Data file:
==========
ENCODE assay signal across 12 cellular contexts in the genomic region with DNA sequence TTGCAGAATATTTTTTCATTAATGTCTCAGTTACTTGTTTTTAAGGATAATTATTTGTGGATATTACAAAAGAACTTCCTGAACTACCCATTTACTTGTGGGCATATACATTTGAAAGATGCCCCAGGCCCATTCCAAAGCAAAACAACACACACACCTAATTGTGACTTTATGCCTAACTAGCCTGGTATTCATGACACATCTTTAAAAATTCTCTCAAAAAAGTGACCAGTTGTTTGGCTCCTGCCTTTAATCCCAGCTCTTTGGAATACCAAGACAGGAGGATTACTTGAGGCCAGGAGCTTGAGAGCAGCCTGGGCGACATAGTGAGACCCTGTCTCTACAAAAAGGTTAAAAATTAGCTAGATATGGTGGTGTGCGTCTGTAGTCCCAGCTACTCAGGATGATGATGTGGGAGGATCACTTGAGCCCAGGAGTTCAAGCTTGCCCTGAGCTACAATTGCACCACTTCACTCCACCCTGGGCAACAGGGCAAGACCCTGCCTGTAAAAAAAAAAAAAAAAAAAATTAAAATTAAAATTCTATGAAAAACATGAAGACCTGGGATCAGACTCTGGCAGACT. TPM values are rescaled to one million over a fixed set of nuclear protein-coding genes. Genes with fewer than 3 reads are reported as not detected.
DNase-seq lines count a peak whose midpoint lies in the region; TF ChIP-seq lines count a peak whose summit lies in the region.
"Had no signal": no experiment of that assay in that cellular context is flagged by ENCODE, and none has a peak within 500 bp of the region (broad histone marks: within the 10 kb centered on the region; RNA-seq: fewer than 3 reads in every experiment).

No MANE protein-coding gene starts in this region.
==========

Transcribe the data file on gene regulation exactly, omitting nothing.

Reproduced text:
ENCODE assay signal across 12 cellular contexts in the genomic region with DNA sequence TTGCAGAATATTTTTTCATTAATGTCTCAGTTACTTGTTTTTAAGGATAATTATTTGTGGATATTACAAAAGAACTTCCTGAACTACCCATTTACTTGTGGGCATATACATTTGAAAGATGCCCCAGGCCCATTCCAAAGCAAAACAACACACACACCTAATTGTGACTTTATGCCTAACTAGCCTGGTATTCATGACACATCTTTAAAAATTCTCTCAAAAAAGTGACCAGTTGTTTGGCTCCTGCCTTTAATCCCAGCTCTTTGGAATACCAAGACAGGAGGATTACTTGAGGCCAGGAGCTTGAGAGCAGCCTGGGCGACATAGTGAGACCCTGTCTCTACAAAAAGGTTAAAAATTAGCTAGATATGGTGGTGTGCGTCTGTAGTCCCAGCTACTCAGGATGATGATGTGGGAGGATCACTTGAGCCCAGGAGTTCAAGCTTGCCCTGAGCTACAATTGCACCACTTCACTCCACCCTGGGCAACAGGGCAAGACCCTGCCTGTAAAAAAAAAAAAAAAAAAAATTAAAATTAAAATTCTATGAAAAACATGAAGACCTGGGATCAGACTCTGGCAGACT. TPM values are rescaled to one million over a fixed set of nuclear protein-coding genes. Genes with fewer than 3 reads are reported as not detected.
DNase-seq lines count a peak whose midpoint lies in the region; TF ChIP-seq lines count a peak whose summit lies in the region.
"Had no signal": no experiment of that assay in that cellular context is flagged by ENCODE, and none has a peak within 500 bp of the region (broad histone marks: within the 10 kb centered on the region; RNA-seq: fewer than 3 reads in every experiment).

No MANE protein-coding gene starts in this region.